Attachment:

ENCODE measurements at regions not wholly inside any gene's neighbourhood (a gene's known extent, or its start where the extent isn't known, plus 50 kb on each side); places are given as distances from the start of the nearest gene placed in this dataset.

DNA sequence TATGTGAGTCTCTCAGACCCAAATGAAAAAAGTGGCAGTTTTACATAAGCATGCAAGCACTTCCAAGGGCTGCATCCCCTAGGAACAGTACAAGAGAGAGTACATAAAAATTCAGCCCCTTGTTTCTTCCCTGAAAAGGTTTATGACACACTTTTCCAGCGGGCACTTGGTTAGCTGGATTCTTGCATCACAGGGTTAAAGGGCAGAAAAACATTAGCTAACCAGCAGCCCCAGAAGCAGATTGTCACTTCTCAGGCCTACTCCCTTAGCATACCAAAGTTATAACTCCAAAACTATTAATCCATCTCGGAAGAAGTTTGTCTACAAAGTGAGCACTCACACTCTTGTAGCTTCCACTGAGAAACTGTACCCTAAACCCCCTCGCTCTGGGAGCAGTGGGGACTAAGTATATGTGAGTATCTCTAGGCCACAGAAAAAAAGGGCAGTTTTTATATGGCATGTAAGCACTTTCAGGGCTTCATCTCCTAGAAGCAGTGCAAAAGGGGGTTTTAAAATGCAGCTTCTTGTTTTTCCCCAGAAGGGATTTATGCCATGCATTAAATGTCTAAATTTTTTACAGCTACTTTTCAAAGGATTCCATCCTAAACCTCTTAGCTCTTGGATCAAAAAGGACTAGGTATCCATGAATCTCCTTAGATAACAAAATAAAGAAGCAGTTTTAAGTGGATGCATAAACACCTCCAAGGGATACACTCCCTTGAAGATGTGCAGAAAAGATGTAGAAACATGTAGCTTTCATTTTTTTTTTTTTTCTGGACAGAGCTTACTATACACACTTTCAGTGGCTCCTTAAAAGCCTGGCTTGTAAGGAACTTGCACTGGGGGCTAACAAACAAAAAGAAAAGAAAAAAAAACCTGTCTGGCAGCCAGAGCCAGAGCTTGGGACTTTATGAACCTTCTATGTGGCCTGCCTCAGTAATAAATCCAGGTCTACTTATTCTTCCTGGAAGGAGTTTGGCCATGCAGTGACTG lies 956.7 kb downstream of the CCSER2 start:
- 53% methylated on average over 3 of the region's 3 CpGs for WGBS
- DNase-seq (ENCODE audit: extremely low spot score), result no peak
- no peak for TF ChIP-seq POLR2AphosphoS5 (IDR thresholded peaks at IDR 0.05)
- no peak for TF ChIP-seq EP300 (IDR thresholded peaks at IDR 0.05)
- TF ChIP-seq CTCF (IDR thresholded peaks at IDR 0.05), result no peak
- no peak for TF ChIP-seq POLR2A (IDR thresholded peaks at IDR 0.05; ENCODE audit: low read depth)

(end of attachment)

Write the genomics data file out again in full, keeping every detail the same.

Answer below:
ENCODE measurements at regions not wholly inside any gene's neighbourhood (a gene's known extent, or its start where the extent isn't known, plus 50 kb on each side); places are given as distances from the start of the nearest gene placed in this dataset.

DNA sequence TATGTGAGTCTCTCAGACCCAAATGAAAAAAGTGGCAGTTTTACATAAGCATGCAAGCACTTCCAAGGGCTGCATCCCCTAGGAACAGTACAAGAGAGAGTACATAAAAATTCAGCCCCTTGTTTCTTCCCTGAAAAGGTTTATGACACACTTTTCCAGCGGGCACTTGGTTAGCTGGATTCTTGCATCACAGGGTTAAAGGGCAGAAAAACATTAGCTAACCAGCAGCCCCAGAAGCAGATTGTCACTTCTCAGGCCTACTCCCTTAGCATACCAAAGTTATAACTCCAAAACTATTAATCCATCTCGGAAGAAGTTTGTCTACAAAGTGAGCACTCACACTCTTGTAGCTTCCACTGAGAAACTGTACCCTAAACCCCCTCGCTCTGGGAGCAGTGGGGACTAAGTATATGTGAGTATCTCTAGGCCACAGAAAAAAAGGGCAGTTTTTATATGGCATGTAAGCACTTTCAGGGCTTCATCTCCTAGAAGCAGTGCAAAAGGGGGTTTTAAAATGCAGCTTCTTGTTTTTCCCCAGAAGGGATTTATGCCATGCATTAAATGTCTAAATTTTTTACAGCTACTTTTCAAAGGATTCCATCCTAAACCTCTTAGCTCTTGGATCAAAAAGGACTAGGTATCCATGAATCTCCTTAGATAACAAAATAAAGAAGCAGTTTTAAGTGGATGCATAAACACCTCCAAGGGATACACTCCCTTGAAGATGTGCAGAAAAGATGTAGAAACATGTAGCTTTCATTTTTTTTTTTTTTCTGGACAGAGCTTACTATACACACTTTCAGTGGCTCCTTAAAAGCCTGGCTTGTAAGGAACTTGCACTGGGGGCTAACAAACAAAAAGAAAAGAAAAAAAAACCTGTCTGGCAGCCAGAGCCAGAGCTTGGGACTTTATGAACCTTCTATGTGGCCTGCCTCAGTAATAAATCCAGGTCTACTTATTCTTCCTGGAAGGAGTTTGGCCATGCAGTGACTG lies 956.7 kb downstream of the CCSER2 start:
- 53% methylated on average over 3 of the region's 3 CpGs for WGBS
- DNase-seq (ENCODE audit: extremely low spot score), result no peak
- no peak for TF ChIP-seq POLR2AphosphoS5 (IDR thresholded peaks at IDR 0.05)
- no peak for TF ChIP-seq EP300 (IDR thresholded peaks at IDR 0.05)
- TF ChIP-seq CTCF (IDR thresholded peaks at IDR 0.05), result no peak
- no peak for TF ChIP-seq POLR2A (IDR thresholded peaks at IDR 0.05; ENCODE audit: low read depth)